In the USB 3.1 specification, cables were designed to use a single lane of either 5Gbps or 10Gbps for data transfer. The update to USB 3.2 unlocks a second lane, which effectively doubles the capacity. With SuperSpeed-certified cables and a USB 3.2 host (meaning the thing you’re plugging into), you can push 2GB across the connection each second. These are Thunderbolt 2 numbers, but USB is available on many more devices.
As USB specifications have advanced, one thing has become evident: Not all cables are created equal. There was much more margin for error prior to USB Type-C. But now, using the wrong hardware can prevent a cable from reaching the specified data rates, or transferring the correct amount of power. Some Type-C cables with poor internal design can even cause damage to your devices after being connected. The USB-IF recognized this, so it started a certification program a while back. If you have a USB Type-C cable certified for 10Gbps “SuperSpeed,” you’re already well on your way to unlocking the new speeds.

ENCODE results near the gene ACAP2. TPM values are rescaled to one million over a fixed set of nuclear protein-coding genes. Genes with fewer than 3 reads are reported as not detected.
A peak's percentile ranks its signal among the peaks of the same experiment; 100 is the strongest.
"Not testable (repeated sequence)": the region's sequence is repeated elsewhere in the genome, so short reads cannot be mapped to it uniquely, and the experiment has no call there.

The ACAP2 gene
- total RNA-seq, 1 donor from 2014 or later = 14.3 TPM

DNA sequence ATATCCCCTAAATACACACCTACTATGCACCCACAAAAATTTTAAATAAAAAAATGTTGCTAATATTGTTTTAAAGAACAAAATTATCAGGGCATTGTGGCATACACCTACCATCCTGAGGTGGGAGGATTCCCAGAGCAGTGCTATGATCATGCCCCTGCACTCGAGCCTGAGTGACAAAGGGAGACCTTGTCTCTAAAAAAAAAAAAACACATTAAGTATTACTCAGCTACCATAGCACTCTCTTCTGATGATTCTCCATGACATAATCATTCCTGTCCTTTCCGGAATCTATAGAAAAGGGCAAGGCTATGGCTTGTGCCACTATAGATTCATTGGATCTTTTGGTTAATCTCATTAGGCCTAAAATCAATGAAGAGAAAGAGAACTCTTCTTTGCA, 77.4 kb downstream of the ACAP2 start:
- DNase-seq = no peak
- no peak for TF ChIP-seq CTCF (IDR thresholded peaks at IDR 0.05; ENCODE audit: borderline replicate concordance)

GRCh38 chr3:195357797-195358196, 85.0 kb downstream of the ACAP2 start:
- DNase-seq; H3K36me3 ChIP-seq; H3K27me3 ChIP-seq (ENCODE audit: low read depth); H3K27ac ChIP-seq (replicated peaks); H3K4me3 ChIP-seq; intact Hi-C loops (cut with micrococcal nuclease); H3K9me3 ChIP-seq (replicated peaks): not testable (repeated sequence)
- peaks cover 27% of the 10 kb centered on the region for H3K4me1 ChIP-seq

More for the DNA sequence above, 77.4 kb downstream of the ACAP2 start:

Existing Type-C SuperSpeed cables were designed with support for that second data lane so that they will work with USB 3.2 (look for the SuperSpeed logo below). Even cables that are only certified for 5Gbps will still get a second data lane for double the speed. What might be harder is finding a USB 3.2 host device. None of those exist yet, but the port will be the same Type-C we’ve come to know over the last few years.
Even with a proper USB 3.2 host, you might not see blazing fast 20Gbps transfers. The storage technology on the other end of that cable might not be fast enough. For example, the latest UFS 2.1 flash storage in phones has a maximum data rate of 1.2Gbps. Some USB-connected SSD drives can saturate a USB 3.1 cable, so there may be some benefit for USB 3.2 there. This move is more of a future-proofing move.
There won’t be any certified USB 3.2 host devices until later this year or early next. That’s when the USB-IF expects to have the standard complete.